Jon Moskaitis, Will Komaromi, and James Doyle
Here we make a preliminary assessment of the COAMPS-TC track and intensity forecast performance for Hurricane Ian, focusing in particular on the model predictions valid at the time of Ian’s Florida landfall. COAMPS-TC is the real-time deterministic tropical cyclone prediction system supporting the NHCI project, run by NRL-Monterey. For every Atlantic tropical cyclone, forecasts are generated every 6 h out to a lead time of 120 h, using the “CTCX” version of COAMPS-TC (i.e. the global model used for initial and lateral boundary conditions is NOAA’s GFS). The observed track and intensity values used in the validation are from the National Hurricane Center’s (NHC) working “best track” analysis. These values are produced at six hour intervals, so for the purposes of this model validation exercise, landfall is considered to be at 1800 UTC 28 Sept 2022, which is the closest best track time to the actual landfall time of 1905 UTC 28 Sept 2022.
Fig. 1 shows all CTCX track forecasts issued for Ian from the storm’s formation time up to the time of its landfall on the Florida peninsula.
Early CTCX track forecasts (initial times between 0600 UTC 23 Sept 2022 and 0600 UTC 25 Sept 2022) all indicated the storm would cross Cuba and then recurve toward the NNE, but the model solutions ranged from Florida landfall in the Keys to a storm approaching the Big Bend area of the Florida Gulf coast. However, the 1200 UTC 25 Sept 2022 CTCX forecast and all subsequent CTCX forecasts leading up to the Florida landfall indicated a landfall location along the west coast of the Florida peninsula between Ft. Myers and Tampa Bay. These CTCX forecasts are shown in more detail in the upper-left panel of Fig. 2. Here it can be seen that the timing of landfall was excellent in CTCX, though storm center generally crossed the coast somewhat too far north.
For context, Fig. 2 also shows results for three other operational TC prediction models run by NOAA and routinely relied on for guidance at NHC, the regional tropical cyclone prediction models HMON and HWRF, and the GFS global model. These other models tended to take the forecast track too far west, with a position at landfall time often located over the Gulf of Mexico. Ian was a very challenging track prediction case, and CTCX did exceptionally well compared to the other U.S. operational TC prediction models.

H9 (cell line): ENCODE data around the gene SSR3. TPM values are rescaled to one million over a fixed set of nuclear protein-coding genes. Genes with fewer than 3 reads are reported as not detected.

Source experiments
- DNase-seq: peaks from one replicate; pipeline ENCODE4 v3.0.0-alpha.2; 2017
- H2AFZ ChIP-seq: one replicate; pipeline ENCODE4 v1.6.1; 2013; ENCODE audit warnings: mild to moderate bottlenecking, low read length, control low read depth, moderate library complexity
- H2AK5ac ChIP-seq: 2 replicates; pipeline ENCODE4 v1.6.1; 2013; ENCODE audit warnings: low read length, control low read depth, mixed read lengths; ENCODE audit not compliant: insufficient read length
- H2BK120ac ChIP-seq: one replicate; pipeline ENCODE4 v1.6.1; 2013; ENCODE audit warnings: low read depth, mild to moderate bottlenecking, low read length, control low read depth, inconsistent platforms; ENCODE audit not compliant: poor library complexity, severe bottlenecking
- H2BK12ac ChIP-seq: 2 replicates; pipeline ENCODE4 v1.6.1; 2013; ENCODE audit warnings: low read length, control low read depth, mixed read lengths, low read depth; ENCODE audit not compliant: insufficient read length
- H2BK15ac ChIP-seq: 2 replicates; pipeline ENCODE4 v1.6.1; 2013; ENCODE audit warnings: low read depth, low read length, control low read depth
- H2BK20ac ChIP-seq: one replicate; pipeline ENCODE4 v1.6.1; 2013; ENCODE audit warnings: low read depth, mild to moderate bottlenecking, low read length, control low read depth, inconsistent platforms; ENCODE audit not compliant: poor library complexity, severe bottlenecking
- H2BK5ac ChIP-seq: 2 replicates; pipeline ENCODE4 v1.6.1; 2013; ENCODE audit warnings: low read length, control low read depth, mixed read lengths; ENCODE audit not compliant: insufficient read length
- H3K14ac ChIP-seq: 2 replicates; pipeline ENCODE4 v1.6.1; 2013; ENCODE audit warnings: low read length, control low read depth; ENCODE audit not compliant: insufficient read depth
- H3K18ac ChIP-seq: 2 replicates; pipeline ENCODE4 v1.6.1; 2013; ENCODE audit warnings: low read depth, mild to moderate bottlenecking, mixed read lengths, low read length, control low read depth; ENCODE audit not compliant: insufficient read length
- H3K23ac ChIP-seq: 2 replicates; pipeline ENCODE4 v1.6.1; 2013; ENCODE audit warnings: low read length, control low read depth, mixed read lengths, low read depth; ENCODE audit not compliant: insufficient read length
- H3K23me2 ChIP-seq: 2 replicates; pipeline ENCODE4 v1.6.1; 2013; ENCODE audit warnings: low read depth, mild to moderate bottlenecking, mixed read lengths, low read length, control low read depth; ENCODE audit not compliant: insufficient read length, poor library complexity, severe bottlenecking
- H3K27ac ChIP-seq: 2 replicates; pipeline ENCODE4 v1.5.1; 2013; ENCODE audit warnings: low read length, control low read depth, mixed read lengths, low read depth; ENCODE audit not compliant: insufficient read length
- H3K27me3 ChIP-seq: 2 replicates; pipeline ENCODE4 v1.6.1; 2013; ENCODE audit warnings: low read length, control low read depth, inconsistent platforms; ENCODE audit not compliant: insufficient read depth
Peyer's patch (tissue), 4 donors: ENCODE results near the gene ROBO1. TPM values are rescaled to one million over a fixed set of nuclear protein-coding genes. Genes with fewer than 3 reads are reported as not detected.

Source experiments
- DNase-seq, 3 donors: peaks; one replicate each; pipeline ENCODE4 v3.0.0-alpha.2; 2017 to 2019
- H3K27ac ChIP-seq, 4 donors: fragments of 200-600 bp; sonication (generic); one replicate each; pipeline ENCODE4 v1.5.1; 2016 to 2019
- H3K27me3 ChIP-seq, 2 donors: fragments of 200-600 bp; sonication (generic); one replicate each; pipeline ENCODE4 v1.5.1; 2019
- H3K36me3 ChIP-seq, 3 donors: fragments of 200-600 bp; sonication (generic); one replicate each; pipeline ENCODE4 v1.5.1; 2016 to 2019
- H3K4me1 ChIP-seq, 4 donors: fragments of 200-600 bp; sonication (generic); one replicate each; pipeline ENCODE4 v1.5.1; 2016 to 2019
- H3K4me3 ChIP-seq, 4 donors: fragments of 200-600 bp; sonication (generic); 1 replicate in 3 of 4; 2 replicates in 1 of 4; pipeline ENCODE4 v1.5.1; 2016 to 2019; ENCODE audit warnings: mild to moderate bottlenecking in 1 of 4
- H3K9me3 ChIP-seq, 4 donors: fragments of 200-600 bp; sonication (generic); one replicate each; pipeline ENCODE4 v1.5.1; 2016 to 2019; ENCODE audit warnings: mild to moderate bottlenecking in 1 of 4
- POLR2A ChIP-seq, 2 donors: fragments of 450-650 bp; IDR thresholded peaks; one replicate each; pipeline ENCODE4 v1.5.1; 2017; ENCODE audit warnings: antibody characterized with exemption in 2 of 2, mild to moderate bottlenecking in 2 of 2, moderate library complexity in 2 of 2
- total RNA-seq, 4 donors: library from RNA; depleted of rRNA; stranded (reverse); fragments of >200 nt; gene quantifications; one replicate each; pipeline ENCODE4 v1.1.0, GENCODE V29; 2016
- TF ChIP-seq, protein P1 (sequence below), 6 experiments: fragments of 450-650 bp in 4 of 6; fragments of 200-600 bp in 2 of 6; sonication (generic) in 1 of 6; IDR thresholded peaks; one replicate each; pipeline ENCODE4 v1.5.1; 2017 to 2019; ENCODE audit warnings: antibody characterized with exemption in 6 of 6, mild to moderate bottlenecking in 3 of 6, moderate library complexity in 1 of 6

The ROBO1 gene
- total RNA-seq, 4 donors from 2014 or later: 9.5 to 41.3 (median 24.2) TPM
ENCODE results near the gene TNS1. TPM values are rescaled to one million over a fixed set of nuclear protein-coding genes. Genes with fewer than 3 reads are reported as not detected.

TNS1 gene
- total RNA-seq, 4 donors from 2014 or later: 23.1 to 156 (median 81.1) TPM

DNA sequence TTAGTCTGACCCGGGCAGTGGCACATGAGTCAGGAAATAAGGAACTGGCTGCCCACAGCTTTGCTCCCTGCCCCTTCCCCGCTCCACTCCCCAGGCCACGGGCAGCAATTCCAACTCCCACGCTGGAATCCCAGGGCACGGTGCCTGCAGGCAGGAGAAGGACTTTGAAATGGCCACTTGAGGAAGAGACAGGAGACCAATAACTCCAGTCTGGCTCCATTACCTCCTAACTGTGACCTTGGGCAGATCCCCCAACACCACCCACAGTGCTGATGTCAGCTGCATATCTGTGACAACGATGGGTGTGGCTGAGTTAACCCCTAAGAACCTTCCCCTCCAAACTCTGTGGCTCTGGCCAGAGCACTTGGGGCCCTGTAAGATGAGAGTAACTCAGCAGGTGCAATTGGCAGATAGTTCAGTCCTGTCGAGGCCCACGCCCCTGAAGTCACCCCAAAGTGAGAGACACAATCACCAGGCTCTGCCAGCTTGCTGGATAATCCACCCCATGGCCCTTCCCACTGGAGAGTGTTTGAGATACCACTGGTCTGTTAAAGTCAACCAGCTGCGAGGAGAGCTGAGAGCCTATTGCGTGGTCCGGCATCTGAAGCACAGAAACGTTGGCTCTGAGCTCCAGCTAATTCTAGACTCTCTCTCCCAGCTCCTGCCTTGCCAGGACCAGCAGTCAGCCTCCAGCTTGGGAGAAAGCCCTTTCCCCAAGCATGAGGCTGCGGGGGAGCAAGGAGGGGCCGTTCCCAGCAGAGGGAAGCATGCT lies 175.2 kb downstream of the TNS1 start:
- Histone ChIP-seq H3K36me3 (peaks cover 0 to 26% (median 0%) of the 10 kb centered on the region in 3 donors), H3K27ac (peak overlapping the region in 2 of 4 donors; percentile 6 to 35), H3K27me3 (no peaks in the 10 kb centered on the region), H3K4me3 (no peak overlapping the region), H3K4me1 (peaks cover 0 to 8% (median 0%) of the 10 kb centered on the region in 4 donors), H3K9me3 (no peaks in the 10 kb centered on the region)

Fig. 3 shows the CTCX intensity predictions corresponding to the track predictions shown in Fig. 1. All CTCX forecasts indicated significant intensification of Ian, with nearly all the forecasts peaking at major hurricane intensity (>= 96 kt) with some as high as Category 5 (>=137 kt). The observed peak intensity was 135 kt, a strong Category 4 storm.
The observed landfall intensity was 130 kt as analyzed by NHC, but seven hours prior to landfall (1200 UTC 28 Sept 2022) when the entire core of the storm was still over water, NHC analyzed the intensity at 135 kt. This could perhaps be described as the “pre-landfall intensity”, representing the intensity of the storm before the inner core begins to experience the much higher frictional energy dissipation over land. Table 1 shows the pre-landfall intensity for the CTCX forecasts represented in Fig. 2, which all had reasonably good forecasts of landfall position and time. The average pre-landfall intensity for these CTCX forecasts is 120 kt, 15 kt below the observed value. Most CTCX forecasts predicted a Category 4 pre-landfall intensity, but only one forecast erred on the high side of the observed value. The intensity forecast leading up to landfall was extremely challenging, as in reality Ian rapidly intensified coming out of an eyewall replacement cycle. Ian will be a great case for testing higher-resolution versions of COAMPS-TC that we know have a better chance of accurately simulating complicated inner-core dynamics such as eyewall replacement cycles.
Much validation work for the COAMPS-TC forecasts of Hurricane Ian remains to be done in the coming days and months, but these preliminary results regarding our forecasts of the Florida landfall indicate the model performed quite well for a very challenging storm.
by Martha Schönau, Luca Centurioni, Steve Jayne, and Elizabeth Sanabia